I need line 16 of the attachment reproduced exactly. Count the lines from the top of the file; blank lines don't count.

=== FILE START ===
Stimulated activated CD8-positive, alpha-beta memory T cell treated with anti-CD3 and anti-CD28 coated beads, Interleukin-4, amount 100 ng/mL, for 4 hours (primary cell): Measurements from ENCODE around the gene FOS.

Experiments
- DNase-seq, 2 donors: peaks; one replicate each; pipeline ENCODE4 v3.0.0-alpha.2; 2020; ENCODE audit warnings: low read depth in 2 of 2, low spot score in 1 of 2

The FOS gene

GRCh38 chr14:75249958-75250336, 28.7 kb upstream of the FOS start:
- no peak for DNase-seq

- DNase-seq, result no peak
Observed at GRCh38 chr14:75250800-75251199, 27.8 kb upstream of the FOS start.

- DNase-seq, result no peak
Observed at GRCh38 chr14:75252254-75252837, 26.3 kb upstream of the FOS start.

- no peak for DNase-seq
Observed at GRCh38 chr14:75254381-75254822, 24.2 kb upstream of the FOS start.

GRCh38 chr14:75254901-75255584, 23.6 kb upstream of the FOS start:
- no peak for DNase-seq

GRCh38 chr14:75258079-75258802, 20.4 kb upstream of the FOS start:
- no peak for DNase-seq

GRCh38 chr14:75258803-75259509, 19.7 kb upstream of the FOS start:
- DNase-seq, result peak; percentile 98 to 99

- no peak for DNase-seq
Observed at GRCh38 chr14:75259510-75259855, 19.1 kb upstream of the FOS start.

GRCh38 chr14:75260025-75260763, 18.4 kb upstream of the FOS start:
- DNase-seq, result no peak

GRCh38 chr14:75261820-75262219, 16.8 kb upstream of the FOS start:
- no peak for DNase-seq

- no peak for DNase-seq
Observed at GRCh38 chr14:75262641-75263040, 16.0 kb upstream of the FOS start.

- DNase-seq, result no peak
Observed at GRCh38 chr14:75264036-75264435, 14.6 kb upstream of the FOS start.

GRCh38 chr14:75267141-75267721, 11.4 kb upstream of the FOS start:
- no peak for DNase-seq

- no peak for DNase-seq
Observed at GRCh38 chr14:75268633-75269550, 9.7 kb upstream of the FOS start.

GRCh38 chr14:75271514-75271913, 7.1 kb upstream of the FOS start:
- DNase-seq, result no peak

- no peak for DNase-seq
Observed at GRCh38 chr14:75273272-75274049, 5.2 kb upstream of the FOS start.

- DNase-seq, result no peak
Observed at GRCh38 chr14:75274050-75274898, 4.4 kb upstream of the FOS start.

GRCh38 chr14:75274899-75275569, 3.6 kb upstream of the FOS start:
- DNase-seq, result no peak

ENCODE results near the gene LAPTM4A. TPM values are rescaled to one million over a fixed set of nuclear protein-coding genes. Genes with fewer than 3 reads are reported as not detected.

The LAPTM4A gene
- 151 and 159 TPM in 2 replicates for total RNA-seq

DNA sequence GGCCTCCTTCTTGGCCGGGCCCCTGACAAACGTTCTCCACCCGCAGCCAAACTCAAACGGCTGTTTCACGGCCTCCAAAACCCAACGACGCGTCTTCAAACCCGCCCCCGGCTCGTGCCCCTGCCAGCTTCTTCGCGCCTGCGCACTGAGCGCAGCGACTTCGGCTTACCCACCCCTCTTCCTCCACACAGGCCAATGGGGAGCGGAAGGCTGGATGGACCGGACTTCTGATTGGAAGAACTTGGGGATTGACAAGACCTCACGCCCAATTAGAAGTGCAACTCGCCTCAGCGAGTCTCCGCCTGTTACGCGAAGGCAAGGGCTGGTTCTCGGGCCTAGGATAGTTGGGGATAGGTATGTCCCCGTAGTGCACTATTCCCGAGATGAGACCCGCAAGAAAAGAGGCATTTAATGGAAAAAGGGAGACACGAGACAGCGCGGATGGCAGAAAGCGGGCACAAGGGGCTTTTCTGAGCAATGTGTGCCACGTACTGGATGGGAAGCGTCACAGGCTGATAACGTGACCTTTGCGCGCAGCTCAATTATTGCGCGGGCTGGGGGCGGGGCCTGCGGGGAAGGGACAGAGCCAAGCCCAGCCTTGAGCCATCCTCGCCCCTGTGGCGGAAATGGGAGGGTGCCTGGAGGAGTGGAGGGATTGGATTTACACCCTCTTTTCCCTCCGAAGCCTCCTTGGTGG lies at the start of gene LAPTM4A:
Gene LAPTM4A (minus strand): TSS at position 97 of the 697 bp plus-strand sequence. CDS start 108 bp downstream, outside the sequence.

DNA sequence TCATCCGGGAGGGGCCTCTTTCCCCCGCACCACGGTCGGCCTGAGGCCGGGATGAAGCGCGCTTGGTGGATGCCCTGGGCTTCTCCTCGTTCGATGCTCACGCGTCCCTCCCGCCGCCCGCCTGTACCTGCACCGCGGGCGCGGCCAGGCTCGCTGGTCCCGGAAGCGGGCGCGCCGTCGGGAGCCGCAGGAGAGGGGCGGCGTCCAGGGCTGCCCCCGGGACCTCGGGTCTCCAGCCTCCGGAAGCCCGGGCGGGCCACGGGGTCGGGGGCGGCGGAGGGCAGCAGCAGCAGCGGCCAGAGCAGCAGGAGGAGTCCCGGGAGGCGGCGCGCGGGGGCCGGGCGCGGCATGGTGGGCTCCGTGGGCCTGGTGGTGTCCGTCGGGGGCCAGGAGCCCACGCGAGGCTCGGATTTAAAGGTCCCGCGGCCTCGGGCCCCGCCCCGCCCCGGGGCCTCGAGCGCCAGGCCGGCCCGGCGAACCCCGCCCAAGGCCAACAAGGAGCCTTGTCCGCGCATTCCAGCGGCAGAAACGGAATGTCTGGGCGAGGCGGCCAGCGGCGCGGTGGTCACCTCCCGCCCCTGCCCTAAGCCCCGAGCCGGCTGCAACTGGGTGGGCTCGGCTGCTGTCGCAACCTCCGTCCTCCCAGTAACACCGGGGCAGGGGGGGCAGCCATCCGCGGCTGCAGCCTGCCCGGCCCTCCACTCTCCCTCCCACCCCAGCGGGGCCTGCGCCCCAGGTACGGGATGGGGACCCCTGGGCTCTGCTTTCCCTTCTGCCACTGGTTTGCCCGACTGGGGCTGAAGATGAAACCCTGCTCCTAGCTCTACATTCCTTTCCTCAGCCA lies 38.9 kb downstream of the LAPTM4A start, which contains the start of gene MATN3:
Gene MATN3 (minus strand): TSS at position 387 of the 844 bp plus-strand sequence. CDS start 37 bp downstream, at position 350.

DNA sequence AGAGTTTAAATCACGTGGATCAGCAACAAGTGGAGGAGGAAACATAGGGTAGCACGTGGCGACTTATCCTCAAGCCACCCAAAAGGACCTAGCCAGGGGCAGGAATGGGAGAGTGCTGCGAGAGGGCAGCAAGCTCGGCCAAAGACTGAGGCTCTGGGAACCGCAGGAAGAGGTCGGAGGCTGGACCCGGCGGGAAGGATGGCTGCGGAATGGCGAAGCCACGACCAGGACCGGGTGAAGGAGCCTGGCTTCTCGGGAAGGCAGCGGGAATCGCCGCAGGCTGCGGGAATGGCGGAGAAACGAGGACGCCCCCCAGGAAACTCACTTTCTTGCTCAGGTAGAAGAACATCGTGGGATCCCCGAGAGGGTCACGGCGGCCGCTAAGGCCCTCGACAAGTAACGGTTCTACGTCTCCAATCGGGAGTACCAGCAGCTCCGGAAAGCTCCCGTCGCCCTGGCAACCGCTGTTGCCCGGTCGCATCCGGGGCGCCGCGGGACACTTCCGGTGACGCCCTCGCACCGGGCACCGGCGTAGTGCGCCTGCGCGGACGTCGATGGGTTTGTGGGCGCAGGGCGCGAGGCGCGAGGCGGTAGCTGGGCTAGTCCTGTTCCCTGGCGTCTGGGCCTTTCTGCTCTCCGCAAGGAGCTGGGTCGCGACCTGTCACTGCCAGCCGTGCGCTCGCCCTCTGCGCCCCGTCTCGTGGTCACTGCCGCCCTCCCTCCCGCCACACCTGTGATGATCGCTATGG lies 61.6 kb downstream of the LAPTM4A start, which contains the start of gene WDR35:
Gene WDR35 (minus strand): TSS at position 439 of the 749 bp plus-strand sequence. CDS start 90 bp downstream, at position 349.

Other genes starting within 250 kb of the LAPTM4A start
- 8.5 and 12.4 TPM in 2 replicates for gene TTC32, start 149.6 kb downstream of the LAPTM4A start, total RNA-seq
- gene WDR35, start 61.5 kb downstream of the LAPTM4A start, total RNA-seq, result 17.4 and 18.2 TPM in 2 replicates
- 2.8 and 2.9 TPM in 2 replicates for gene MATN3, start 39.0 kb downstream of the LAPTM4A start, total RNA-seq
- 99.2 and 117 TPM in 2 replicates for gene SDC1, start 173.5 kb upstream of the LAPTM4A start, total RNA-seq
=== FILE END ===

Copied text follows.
- no peak for DNase-seq